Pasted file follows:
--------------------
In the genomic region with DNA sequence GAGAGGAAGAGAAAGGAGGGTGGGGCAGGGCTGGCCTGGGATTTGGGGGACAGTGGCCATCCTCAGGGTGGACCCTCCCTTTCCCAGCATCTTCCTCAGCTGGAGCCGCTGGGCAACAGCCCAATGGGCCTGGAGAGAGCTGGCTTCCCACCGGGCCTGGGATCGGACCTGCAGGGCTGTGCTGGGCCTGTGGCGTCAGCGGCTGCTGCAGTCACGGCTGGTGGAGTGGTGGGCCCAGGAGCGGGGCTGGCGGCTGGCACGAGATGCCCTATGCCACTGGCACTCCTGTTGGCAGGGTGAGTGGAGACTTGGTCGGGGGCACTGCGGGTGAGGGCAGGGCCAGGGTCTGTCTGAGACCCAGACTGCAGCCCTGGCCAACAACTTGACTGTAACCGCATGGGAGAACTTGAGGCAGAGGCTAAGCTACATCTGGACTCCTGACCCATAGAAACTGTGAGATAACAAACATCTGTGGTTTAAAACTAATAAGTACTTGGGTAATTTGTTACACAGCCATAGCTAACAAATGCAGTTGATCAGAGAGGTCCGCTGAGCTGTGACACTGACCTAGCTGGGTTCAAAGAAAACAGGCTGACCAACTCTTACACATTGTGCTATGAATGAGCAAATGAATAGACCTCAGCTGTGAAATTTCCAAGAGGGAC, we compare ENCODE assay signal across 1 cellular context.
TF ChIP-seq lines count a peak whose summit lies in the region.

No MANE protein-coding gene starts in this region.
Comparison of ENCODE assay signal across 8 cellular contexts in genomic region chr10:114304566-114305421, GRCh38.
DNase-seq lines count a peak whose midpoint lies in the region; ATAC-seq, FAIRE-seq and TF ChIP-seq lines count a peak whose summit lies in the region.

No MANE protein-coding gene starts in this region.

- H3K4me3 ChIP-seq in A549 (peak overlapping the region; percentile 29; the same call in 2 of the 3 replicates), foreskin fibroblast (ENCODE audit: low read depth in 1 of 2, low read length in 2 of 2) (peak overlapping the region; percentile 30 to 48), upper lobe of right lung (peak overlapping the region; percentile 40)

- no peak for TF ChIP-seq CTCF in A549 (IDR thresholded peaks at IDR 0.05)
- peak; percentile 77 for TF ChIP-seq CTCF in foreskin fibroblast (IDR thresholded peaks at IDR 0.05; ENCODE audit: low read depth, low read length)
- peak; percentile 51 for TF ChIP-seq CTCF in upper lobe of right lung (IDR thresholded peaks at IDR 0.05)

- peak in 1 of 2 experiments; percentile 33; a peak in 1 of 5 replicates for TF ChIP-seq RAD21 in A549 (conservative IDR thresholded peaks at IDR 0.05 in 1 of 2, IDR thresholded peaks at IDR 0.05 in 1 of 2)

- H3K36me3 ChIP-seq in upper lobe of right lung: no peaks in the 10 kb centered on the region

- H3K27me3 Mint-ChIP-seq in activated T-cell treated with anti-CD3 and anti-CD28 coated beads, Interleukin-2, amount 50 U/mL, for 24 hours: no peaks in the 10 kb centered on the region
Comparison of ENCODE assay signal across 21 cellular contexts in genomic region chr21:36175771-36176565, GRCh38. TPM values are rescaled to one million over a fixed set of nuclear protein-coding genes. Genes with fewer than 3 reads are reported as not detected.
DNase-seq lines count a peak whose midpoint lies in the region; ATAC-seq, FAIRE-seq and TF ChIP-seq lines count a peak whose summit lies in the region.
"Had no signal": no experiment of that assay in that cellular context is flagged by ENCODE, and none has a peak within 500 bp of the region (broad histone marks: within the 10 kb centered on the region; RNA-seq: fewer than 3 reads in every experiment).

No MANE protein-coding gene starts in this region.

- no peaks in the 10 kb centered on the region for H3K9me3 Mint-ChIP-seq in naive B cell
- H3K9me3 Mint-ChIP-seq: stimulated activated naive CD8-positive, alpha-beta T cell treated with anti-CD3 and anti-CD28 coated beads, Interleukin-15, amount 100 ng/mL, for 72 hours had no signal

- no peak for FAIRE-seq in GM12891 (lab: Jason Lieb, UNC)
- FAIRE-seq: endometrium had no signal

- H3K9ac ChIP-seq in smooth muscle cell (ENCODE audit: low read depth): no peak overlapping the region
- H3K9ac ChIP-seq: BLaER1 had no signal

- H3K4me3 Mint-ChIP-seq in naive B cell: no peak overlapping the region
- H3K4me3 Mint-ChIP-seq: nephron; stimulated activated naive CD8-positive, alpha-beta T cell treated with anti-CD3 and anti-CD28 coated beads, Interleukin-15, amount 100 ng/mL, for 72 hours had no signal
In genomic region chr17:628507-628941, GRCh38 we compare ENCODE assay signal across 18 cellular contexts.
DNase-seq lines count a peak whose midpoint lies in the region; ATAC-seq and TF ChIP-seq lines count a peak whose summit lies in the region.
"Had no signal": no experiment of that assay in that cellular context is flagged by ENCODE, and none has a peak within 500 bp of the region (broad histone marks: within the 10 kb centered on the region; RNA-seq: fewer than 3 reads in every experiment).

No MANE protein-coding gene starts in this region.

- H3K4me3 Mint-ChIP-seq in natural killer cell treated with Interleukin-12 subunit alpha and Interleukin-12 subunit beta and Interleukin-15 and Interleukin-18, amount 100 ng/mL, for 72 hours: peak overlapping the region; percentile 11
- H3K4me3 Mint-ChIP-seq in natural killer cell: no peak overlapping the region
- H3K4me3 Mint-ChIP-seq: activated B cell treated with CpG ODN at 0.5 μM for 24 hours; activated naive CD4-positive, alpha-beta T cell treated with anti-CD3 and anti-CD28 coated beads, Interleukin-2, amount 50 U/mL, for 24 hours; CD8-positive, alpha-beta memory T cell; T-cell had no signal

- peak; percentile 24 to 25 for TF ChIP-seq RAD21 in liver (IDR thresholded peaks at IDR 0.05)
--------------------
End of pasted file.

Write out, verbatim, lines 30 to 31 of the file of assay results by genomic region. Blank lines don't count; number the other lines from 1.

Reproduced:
- H3K4me3 Mint-ChIP-seq in natural killer cell treated with Interleukin-12 subunit alpha and Interleukin-12 subunit beta and Interleukin-15 and Interleukin-18, amount 100 ng/mL, for 72 hours: peak overlapping the region; percentile 11
- H3K4me3 Mint-ChIP-seq in natural killer cell: no peak overlapping the region